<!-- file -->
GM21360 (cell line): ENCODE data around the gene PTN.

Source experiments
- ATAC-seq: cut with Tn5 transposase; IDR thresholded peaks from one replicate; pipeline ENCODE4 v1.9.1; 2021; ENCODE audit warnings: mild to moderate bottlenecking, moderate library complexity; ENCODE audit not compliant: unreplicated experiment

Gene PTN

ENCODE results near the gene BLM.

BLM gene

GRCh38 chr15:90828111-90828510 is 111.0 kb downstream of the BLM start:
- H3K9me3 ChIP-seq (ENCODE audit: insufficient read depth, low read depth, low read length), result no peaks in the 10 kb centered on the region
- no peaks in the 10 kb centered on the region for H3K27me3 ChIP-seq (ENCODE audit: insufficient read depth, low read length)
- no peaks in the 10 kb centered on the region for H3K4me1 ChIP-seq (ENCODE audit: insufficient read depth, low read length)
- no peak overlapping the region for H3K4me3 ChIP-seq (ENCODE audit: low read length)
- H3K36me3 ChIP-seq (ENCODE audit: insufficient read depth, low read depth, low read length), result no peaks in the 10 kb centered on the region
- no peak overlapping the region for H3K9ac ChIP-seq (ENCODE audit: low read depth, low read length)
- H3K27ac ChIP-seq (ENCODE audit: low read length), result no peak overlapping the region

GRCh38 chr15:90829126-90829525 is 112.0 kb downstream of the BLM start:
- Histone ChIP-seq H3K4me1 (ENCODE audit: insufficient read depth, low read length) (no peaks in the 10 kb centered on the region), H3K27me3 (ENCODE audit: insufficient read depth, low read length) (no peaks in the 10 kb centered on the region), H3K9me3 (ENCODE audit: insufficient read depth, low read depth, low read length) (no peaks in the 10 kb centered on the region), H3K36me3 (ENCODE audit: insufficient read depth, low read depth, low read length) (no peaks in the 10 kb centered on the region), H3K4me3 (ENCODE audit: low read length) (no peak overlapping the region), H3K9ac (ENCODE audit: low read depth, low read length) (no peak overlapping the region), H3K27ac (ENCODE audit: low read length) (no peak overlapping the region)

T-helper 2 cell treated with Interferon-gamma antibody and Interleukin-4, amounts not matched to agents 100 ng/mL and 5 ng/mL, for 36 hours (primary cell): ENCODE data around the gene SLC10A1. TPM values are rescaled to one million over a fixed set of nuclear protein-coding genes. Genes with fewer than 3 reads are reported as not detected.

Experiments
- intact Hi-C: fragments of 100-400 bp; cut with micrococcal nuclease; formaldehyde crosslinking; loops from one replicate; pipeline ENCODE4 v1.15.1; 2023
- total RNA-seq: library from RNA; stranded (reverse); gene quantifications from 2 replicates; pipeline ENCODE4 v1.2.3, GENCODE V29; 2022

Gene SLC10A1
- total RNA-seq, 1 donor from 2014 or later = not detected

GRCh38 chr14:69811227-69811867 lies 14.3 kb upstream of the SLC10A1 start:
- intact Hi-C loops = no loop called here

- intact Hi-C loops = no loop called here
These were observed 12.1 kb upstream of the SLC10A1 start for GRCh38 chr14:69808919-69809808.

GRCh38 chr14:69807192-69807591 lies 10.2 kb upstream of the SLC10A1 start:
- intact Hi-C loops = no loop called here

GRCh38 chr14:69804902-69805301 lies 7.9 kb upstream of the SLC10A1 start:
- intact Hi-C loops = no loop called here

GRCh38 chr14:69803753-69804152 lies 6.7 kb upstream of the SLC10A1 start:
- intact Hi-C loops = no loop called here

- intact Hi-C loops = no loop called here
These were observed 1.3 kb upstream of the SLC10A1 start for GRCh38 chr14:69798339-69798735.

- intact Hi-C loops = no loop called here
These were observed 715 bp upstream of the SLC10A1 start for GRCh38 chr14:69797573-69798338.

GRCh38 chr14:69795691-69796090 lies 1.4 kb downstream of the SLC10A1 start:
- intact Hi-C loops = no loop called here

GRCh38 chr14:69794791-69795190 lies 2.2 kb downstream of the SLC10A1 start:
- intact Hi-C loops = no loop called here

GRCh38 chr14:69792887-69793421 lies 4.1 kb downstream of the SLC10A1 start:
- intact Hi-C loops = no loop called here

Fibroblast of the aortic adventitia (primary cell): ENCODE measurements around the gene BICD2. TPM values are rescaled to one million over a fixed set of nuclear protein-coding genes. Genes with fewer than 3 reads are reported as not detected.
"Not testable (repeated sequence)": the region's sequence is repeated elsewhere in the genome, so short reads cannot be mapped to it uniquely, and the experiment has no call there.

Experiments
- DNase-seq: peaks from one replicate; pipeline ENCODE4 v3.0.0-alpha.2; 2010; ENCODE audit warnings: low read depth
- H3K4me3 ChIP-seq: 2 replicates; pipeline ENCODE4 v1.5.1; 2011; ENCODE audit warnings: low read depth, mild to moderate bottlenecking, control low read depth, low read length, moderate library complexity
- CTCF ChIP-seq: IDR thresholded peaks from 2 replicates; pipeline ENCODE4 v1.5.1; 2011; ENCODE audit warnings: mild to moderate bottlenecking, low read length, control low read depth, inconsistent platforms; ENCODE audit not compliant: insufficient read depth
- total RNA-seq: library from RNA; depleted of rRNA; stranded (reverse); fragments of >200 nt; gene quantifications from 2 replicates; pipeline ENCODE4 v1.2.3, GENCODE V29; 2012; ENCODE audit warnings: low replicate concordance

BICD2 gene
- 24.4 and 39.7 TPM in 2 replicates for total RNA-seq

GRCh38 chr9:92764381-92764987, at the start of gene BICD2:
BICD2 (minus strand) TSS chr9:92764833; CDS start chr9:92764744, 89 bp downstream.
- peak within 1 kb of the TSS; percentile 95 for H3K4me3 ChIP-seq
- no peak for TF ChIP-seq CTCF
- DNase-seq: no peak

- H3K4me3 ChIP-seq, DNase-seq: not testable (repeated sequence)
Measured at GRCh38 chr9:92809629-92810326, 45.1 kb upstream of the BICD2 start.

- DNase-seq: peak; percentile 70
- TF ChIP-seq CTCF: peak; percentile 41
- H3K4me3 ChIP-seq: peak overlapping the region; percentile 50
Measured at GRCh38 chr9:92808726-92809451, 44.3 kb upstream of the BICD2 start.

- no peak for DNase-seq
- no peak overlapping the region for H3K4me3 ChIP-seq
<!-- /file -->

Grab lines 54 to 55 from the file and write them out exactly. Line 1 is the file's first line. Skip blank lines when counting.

- peak within 1 kb of the TSS; percentile 95 for H3K4me3 ChIP-seq
- no peak for TF ChIP-seq CTCF